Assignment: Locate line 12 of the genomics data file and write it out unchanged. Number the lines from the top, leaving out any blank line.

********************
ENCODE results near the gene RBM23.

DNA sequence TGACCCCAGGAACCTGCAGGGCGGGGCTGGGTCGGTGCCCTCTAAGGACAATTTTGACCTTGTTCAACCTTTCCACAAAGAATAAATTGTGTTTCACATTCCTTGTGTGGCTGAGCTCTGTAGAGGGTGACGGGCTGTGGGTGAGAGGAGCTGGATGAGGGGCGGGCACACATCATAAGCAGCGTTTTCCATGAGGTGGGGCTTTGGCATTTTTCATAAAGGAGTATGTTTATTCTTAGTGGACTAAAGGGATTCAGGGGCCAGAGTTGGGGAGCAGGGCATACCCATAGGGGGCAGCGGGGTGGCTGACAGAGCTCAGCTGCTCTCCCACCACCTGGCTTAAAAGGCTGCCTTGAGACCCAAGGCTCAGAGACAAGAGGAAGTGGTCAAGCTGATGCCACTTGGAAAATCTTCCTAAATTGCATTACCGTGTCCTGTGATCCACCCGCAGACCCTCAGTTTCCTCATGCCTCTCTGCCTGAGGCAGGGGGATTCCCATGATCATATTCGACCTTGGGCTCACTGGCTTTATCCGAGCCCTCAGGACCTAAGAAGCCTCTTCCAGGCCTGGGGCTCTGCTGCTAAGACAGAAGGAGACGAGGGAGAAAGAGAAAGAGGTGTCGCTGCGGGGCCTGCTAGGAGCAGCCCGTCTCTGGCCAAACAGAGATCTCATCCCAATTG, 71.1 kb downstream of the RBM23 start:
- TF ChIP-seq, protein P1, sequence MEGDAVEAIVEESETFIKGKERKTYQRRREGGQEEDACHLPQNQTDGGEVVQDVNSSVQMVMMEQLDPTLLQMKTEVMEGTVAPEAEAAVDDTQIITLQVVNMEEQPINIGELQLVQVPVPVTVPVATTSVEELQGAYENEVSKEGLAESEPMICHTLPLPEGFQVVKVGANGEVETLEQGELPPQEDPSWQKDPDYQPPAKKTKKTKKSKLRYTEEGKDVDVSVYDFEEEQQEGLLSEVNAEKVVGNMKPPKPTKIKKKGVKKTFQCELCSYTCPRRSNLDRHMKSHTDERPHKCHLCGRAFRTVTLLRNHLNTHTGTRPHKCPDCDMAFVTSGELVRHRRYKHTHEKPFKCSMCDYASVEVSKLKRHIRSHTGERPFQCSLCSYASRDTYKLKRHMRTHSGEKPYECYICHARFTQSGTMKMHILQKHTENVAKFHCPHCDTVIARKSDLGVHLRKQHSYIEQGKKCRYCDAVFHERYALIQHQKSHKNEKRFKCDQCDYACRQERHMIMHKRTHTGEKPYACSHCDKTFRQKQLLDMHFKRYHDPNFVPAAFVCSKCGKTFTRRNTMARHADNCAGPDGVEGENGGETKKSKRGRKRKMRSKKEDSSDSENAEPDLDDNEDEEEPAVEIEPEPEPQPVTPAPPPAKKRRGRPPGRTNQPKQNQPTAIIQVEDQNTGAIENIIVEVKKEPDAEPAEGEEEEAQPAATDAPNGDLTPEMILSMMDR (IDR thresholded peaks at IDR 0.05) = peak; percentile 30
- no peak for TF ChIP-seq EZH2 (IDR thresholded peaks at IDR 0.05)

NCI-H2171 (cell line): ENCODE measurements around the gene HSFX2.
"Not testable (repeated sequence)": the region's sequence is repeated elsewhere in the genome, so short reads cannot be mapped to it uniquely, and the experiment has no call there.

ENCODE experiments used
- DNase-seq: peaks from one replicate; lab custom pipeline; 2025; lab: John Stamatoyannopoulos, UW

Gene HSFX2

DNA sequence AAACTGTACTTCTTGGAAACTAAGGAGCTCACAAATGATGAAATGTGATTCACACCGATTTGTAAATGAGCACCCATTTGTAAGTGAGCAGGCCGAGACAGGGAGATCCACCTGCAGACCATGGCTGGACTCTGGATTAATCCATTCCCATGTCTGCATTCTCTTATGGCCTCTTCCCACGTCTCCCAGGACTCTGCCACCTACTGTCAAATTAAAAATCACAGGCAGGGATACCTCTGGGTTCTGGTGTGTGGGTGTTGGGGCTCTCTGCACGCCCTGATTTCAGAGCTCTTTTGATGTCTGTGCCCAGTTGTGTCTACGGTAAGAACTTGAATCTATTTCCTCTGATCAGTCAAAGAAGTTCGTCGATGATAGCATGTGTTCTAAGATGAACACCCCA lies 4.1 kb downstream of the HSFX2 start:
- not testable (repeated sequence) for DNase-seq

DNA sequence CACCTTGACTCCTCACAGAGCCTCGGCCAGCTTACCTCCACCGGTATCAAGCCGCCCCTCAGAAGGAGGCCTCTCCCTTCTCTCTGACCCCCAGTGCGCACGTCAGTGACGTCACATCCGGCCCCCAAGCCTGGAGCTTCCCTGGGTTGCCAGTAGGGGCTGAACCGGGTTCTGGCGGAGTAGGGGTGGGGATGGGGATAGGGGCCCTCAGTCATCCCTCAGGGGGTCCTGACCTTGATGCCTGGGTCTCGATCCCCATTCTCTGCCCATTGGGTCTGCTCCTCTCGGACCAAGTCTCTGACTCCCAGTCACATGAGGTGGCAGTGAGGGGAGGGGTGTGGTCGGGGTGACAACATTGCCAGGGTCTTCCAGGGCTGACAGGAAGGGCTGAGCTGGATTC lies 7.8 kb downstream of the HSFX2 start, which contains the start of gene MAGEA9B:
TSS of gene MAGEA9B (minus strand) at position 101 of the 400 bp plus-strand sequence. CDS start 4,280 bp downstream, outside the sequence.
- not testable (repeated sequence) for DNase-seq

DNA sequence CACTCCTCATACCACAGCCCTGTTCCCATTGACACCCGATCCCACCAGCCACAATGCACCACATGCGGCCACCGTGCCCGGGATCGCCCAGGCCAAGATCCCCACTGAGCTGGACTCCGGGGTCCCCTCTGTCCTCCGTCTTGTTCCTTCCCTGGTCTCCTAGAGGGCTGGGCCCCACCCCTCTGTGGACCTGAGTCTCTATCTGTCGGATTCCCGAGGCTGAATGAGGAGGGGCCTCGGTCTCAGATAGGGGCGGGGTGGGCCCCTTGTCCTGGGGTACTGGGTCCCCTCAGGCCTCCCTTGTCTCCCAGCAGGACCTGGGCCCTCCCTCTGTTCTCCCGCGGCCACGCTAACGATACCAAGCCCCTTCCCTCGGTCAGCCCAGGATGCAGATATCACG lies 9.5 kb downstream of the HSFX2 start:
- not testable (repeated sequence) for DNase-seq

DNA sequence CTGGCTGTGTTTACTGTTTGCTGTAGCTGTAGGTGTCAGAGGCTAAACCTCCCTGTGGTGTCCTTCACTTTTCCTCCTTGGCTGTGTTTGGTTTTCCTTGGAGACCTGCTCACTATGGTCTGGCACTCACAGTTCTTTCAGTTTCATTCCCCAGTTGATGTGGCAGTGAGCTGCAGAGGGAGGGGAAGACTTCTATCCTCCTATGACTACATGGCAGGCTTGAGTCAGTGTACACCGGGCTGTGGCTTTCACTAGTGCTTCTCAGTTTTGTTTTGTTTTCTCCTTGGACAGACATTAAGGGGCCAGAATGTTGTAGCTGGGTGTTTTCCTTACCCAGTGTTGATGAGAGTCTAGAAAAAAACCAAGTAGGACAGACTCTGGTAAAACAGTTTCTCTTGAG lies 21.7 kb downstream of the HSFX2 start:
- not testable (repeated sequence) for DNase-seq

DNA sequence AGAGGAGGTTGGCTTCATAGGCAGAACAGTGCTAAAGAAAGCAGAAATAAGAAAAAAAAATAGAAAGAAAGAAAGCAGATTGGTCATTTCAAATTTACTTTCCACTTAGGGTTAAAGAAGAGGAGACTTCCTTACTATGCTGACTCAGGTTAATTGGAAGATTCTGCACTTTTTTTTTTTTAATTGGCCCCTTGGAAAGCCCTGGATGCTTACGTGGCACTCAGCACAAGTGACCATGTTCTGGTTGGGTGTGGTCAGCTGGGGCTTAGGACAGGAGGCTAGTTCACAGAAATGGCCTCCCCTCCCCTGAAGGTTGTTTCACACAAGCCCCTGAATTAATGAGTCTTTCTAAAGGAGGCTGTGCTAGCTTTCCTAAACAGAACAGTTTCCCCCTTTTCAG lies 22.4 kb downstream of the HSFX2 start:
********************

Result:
DNA sequence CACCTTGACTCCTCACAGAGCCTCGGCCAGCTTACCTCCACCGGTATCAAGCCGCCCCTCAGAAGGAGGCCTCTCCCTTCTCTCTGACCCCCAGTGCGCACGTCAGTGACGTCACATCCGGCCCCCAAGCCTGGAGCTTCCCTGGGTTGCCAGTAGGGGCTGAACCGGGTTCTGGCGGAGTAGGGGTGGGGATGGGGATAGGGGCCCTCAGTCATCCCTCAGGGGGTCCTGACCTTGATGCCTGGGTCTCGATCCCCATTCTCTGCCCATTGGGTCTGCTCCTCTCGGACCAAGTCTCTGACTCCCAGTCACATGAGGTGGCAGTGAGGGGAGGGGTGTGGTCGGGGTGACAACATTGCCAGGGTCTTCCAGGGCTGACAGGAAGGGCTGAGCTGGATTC lies 7.8 kb downstream of the HSFX2 start, which contains the start of gene MAGEA9B: